To be sure, religious freedom is rejected by
democracies for different reasons – in Egypt, for example, the Muslim majority
is loath to permit Christian Copts full equality, because it means much more
than the right not to be persecuted or the right merely to be tolerated. It
means the right of Copts to run for President, or to make Christian arguments
in political life, or to criticize Islam publicly without fear of
recrimination, or even to invite Muslims to become Christian. In Russia, the
Orthodox Church allies with anti-democratic forces in order to maintain its
Religious freedom is also increasingly being
rejected in Western Europe, but for very different reasons. Here the problem is
not a religious majority but an aggressive secularist majority that refuses to
permit religiously-informed moral arguments into public life. Recently our Religious
Freedom Project held a major conference in Oxford on the rising tensions
between religious liberty and assertions of equality for homosexuals. In his
keynote address, Philip Tartaglia, the Catholic bishop of Paisley, Scotland, noted
that one of his priests had expressed fear after having watched a popular
television program with audience participation. The audience was of one mind –
once same sex marriage becomes law in the UK, they said, any dissenters should
be "pursued by the law."
I could not help recalling the anti-Catholic penal
laws enacted by the English in Scotland in the late 18th century –
laws that criminalized the very existence of priests and the mass, let alone the public expression of Catholic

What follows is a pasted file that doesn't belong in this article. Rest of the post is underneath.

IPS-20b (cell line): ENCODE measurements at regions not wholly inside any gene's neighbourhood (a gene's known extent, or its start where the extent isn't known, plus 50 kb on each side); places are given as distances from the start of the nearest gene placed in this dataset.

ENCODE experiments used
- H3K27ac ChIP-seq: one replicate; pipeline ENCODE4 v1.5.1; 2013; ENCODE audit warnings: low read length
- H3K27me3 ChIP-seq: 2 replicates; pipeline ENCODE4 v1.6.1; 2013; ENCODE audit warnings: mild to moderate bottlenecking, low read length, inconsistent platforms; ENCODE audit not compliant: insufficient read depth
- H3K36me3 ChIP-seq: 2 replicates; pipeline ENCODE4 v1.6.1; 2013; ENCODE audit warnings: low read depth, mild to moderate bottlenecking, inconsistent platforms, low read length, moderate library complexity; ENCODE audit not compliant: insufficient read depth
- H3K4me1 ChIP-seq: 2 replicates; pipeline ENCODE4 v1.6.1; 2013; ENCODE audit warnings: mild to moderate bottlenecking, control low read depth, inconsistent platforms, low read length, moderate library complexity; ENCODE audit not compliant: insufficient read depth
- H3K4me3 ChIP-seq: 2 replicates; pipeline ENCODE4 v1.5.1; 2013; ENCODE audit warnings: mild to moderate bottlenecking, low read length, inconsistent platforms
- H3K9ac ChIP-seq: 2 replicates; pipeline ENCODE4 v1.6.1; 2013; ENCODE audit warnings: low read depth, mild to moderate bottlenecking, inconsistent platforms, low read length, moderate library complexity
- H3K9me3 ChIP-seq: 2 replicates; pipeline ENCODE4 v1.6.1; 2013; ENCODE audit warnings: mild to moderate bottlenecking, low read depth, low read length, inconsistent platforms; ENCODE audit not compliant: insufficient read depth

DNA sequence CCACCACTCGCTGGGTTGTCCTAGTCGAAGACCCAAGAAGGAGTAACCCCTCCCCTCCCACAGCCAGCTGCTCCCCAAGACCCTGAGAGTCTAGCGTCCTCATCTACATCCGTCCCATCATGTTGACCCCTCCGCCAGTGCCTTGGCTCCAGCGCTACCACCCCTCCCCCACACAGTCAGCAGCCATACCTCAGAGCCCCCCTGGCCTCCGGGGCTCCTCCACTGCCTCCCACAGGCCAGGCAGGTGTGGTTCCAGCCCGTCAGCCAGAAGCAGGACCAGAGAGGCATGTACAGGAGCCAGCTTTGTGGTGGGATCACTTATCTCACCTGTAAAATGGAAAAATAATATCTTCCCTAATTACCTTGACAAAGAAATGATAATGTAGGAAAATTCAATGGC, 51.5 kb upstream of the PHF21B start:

teachings. I am not suggesting that Scotland is returning to the practices of the
18th century, but it would be foolish to assume that the growing
intolerance of Catholicism in Europe cannot devolve into persecutory laws and practices.
Bishop Tartaglia said that he expected one day to be standing before a judge
because of his public defense of Catholic teachings. Others at the conference
made it clear that they simply could not, and would not, brook any "special"
consideration to religious ideas, which, they argued, had no more relevance to
human beings or societies than any other idea under the sun.
In short, religion in Europe is no longer seen as
intrinsic to human dignity and social flourishing. It is generally understood as
merely an opinion, and, as a species, a dangerous opinion at that. While it is
fine to practice your religion in churches, synagogues, mosques, and temples, democracy
requires that you keep it there. To bring it into politics endangers democracy.
This malevolent idea, which was most famously
championed by the American political philosopher John Rawls, is gaining
considerable purchase in our own country. It gives reason for profound concern,
not only for religious individuals but for the whole concept of democracy
grounded in ordered liberty – both here and abroad.
Individual and Social Value of Religious Freedom: A Cause for Hope
It is a great irony, but also a cause for hope,
that at the very moment when religious liberty is under sustained pressure
around the world, contemporary scholarship is demonstrating that societies desperately
need it. The work of sociologists Brian Grim and Roger Finke, for example,
shows that religious freedom is highly correlated with the consolidation and
longevity of democracy, and with other goods such as economic development, the
equality of women, or the absence of violent religious extremism. A recent
study by Paul Marshall and Nina Shea, entitled Silenced, shows how the absence of religious freedom -- in the form